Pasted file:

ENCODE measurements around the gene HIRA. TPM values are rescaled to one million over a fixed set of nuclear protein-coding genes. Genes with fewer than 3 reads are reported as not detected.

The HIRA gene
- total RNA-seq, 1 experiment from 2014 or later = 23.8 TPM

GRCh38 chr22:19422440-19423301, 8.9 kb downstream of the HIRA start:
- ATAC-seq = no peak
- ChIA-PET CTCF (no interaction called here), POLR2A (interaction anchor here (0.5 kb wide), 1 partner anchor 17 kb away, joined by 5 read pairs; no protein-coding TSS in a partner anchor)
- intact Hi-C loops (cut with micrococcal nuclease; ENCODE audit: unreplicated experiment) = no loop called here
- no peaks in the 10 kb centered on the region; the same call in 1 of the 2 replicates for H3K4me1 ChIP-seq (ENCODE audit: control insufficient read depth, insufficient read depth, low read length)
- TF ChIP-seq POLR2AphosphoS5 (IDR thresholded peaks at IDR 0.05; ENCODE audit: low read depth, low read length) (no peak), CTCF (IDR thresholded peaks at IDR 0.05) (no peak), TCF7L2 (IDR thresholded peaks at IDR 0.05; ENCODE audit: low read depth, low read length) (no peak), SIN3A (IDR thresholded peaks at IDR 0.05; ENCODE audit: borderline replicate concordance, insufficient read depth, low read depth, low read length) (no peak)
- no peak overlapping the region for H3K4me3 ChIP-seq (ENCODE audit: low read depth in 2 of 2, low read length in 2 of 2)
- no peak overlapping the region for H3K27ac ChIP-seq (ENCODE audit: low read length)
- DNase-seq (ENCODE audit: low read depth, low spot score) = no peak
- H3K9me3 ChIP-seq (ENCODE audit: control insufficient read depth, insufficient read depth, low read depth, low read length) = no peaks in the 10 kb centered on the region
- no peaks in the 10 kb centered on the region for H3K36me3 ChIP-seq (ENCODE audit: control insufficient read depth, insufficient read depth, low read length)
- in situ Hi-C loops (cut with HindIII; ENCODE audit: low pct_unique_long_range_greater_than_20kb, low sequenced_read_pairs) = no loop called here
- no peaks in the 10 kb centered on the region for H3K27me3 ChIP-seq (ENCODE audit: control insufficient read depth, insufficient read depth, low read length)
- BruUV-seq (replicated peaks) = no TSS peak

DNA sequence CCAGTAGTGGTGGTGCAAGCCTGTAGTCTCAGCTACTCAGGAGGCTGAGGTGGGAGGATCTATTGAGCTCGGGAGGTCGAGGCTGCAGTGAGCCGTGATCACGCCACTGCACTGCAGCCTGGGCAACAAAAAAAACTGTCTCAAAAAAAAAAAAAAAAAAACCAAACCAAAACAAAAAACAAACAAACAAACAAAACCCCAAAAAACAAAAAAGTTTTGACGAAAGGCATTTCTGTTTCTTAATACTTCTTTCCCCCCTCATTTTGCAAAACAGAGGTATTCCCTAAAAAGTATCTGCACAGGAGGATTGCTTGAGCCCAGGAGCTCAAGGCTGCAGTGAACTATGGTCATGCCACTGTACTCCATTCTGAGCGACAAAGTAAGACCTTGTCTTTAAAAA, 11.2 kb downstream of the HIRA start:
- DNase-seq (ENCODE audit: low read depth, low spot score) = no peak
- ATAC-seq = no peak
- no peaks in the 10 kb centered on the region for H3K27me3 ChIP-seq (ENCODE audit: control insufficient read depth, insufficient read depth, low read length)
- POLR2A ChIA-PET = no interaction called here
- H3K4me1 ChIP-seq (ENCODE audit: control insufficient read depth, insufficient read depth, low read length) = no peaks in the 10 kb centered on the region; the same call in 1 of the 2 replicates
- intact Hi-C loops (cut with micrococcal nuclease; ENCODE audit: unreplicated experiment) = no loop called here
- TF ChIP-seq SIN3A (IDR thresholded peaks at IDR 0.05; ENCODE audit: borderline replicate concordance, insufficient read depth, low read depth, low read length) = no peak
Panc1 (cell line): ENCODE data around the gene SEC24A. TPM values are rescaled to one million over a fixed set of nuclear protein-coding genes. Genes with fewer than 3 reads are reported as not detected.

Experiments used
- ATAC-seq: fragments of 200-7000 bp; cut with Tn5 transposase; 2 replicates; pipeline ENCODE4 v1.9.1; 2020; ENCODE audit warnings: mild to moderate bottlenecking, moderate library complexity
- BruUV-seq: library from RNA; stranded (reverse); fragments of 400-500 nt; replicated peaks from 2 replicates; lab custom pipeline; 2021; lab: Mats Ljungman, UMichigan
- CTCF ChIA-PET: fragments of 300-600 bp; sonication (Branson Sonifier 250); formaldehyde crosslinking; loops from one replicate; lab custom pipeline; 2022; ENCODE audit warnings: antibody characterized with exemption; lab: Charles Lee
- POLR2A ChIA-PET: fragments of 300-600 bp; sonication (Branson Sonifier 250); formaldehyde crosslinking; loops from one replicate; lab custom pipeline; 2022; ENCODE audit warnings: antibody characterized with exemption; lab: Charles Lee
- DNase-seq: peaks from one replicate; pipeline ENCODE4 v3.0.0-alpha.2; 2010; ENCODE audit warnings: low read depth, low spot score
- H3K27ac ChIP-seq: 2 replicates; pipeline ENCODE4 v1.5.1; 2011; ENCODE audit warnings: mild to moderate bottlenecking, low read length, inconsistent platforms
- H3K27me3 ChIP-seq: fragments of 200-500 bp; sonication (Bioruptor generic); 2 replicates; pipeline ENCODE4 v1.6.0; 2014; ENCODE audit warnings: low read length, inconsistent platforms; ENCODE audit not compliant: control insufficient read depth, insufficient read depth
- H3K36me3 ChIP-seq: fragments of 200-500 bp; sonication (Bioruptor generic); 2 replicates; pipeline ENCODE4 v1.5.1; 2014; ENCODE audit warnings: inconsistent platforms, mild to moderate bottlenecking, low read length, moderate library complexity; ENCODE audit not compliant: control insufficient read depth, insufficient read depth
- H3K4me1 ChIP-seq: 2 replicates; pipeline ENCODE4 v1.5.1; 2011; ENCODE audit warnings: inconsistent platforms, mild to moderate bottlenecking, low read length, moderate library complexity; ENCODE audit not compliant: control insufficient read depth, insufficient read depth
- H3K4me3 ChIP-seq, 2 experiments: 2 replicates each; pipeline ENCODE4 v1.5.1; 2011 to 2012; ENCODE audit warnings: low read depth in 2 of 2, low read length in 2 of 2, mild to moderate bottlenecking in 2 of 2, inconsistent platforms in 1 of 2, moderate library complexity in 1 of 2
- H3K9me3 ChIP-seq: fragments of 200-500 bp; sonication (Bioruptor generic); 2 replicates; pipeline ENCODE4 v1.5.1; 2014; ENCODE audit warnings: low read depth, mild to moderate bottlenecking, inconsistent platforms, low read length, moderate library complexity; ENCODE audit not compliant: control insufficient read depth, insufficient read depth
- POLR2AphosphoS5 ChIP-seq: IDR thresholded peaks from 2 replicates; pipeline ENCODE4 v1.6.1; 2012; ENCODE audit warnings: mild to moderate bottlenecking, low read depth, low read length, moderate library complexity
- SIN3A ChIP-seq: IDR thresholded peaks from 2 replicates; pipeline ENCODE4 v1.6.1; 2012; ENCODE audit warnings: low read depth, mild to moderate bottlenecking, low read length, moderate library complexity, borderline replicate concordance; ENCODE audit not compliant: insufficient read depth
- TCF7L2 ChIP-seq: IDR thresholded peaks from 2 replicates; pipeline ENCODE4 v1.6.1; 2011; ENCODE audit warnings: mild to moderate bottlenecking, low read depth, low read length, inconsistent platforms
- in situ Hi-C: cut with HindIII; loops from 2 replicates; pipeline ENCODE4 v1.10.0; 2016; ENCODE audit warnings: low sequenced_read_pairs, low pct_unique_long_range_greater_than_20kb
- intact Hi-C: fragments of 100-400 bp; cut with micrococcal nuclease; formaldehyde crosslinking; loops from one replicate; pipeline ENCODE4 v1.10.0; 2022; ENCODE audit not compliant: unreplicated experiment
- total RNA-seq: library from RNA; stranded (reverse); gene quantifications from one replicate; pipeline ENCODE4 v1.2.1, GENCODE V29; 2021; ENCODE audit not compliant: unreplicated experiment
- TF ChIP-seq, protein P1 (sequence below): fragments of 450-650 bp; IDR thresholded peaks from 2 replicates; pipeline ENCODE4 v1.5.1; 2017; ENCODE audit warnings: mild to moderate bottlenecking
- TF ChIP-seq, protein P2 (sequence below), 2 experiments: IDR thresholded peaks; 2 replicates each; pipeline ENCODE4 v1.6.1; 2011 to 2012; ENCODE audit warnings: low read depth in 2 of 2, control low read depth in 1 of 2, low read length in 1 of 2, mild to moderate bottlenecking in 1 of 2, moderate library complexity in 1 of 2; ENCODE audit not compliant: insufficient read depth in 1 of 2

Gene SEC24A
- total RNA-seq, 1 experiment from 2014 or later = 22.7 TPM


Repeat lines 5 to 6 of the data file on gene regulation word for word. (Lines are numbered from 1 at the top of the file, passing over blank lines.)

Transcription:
- ATAC-seq = no peak
- ChIA-PET CTCF (no interaction called here), POLR2A (interaction anchor here (0.5 kb wide), 1 partner anchor 17 kb away, joined by 5 read pairs; no protein-coding TSS in a partner anchor)